IRS begins second audit of federally subsidized Puerto Rico bonds
WASHINGTON — The Internal Revenue Service has begun auditing a second issuer of direct-pay bonds in Puerto Rico less than a month after the start of the first examination.
The federal tax issue that is at stake in both audits involve the federal payments for the direct-pay subsidy. One involves Build America Bonds and the other involves qualified zone academy bonds. Both programs were authorized under the 2009 American Recovery and Reinvestment Act enacted during the Obama administration.
The Puerto Rico Electric Power Authority filed a public event notice Thursday that the Internal Revenue Service is auditing the Form 3038-CP it filed in connection with its Series YY Build America Bonds.
Six days earlier the Puerto Rico Fiscal Agency and Financial Advisory Authority also filed an event notice about an IRS audit on the Municipal Securities Rulemaking Board's EMMA website on behalf of the Public Buildings Authority.
The Puerto Rico Public Buildings Authority audit includes $121.5 million in Series 2011 T direct-pay qualified zone academy bonds and four Series 2011 R taxable of school construction bonds that totaled $756.4 million.
The newer audit of PREPA involves $320.2 million in 30-year BABs issued in April 2010 with a coupon rate of 6.125%.
Both PREPA and the building authority are in default as the territory undergoes its historic debt restructuring. PREPA is attempting to negotiate new terms on more than $8 billion of bonds.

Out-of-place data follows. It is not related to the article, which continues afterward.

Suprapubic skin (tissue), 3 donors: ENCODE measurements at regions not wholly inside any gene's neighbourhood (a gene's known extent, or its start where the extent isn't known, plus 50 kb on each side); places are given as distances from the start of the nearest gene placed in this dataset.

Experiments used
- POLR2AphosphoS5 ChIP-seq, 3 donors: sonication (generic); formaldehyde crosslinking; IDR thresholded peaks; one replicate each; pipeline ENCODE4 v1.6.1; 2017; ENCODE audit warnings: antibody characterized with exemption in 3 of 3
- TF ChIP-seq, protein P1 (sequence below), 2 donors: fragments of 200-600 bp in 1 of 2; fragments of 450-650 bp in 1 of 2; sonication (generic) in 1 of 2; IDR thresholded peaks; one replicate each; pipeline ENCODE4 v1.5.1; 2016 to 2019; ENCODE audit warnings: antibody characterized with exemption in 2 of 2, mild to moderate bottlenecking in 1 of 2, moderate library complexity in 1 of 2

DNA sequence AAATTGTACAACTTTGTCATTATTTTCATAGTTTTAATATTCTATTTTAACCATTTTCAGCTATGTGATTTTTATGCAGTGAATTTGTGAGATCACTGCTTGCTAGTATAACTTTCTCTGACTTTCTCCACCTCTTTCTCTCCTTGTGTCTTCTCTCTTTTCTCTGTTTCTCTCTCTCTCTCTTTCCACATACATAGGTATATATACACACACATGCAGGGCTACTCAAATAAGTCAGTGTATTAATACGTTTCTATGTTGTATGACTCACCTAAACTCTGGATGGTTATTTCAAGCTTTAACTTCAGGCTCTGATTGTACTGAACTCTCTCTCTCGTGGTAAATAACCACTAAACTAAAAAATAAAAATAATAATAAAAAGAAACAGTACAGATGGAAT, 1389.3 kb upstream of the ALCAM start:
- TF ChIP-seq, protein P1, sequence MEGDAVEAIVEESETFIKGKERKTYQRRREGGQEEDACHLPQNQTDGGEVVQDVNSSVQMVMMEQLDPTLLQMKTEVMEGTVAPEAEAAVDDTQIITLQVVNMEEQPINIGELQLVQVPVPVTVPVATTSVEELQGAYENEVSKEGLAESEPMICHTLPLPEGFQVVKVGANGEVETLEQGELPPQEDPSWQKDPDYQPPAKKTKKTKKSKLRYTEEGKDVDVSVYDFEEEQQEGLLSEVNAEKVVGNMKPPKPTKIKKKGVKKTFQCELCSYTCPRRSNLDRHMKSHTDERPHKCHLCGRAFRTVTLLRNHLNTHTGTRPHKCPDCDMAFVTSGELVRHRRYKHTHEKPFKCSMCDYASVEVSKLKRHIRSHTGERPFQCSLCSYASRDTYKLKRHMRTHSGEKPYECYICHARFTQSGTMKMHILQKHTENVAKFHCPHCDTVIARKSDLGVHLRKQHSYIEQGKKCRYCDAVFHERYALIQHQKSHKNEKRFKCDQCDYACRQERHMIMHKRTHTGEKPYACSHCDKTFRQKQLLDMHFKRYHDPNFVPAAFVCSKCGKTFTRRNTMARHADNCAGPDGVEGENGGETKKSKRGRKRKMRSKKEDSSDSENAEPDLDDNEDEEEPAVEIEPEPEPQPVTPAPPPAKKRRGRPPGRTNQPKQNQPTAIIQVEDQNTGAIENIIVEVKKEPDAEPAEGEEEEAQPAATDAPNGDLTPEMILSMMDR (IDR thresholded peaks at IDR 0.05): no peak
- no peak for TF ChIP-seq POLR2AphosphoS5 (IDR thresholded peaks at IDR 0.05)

BABs receive a 35% federal subsidy on their interest payments, although that subsidy is subject to a federal budget sequestration reduction which varies each year. In the current 2019 federal fiscal year the cut is 6.2% of the 35% subsidy. That shaves 2.17 percentage points off the subsidy, reducing it to 32.83%.
Kristin Franceschi, an attorney for PREPA who is a partner at DLA Piper, also represents the Puerto Rico Public Buildings Authority.
She repeated the statement she issued a week ago about the earlier audit. “The audits have just begun,” Franceschi said. “At this juncture, it is too early in the process to make any comments.”
Asked whether there’s any connection between the two audits, both of which involve IRS Forms 8038-CP, Franceschi said, “At this point, it would be speculation to say this audit is tied to the recently announced PBA audits but, on the face of it, there is a certain commonality.”
“PREPA intends to respond to all correspondence from the IRS and intends to continue to cooperate with the IRS in connection with the examinations,” the new event notice said. “PREPA has not undertaken to provide any further information regarding these examinations except to the extent that it may be obligated to give notice of any future adverse tax opinions or other events affecting the tax-exempt status of the Series YY Bonds in accordance with the applicable continuing disclosure agreement.”
Neither of the Puerto Rico audits involve the IRS audit priorities for the current fiscal year.
The IRS has said its auditors plan to focus on excessive cost of issuance for private activity bonds, defeasance, and public safety or jail bonds.
The IRS expects to close 500 audits in its Tax Exempt Bonds office in the current fiscal year, up slightly from 480 in the 2018 fiscal year that ended Sept. 30.